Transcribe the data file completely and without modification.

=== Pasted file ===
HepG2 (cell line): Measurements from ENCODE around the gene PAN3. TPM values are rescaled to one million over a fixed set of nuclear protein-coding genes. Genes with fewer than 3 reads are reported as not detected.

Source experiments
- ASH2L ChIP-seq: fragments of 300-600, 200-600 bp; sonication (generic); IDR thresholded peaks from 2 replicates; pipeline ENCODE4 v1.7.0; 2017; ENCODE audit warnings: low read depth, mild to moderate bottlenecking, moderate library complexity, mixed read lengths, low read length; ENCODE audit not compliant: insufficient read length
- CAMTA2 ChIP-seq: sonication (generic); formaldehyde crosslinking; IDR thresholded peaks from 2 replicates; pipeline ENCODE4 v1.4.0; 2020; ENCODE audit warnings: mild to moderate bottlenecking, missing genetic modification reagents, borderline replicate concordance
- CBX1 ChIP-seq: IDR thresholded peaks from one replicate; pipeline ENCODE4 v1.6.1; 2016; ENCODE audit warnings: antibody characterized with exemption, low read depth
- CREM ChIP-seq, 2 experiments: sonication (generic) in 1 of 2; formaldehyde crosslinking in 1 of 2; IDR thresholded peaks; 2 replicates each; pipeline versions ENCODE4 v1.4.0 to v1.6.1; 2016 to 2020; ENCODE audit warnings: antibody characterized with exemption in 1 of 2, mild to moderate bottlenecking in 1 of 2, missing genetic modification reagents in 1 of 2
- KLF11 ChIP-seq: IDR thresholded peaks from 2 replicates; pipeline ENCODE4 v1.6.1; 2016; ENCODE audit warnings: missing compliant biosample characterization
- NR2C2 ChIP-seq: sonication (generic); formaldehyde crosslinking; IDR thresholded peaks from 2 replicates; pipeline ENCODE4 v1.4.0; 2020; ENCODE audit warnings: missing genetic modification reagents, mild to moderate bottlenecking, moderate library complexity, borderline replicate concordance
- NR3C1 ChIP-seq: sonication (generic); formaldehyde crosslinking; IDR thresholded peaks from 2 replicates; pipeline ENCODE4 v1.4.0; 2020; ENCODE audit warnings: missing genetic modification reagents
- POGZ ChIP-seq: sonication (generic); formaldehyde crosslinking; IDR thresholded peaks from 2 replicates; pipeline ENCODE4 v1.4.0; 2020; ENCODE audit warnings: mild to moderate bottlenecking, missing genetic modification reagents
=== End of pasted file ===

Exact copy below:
HepG2 (cell line): Measurements from ENCODE around the gene PAN3. TPM values are rescaled to one million over a fixed set of nuclear protein-coding genes. Genes with fewer than 3 reads are reported as not detected.

Source experiments
- ASH2L ChIP-seq: fragments of 300-600, 200-600 bp; sonication (generic); IDR thresholded peaks from 2 replicates; pipeline ENCODE4 v1.7.0; 2017; ENCODE audit warnings: low read depth, mild to moderate bottlenecking, moderate library complexity, mixed read lengths, low read length; ENCODE audit not compliant: insufficient read length
- CAMTA2 ChIP-seq: sonication (generic); formaldehyde crosslinking; IDR thresholded peaks from 2 replicates; pipeline ENCODE4 v1.4.0; 2020; ENCODE audit warnings: mild to moderate bottlenecking, missing genetic modification reagents, borderline replicate concordance
- CBX1 ChIP-seq: IDR thresholded peaks from one replicate; pipeline ENCODE4 v1.6.1; 2016; ENCODE audit warnings: antibody characterized with exemption, low read depth
- CREM ChIP-seq, 2 experiments: sonication (generic) in 1 of 2; formaldehyde crosslinking in 1 of 2; IDR thresholded peaks; 2 replicates each; pipeline versions ENCODE4 v1.4.0 to v1.6.1; 2016 to 2020; ENCODE audit warnings: antibody characterized with exemption in 1 of 2, mild to moderate bottlenecking in 1 of 2, missing genetic modification reagents in 1 of 2
- KLF11 ChIP-seq: IDR thresholded peaks from 2 replicates; pipeline ENCODE4 v1.6.1; 2016; ENCODE audit warnings: missing compliant biosample characterization
- NR2C2 ChIP-seq: sonication (generic); formaldehyde crosslinking; IDR thresholded peaks from 2 replicates; pipeline ENCODE4 v1.4.0; 2020; ENCODE audit warnings: missing genetic modification reagents, mild to moderate bottlenecking, moderate library complexity, borderline replicate concordance
- NR3C1 ChIP-seq: sonication (generic); formaldehyde crosslinking; IDR thresholded peaks from 2 replicates; pipeline ENCODE4 v1.4.0; 2020; ENCODE audit warnings: missing genetic modification reagents
- POGZ ChIP-seq: sonication (generic); formaldehyde crosslinking; IDR thresholded peaks from 2 replicates; pipeline ENCODE4 v1.4.0; 2020; ENCODE audit warnings: mild to moderate bottlenecking, missing genetic modification reagents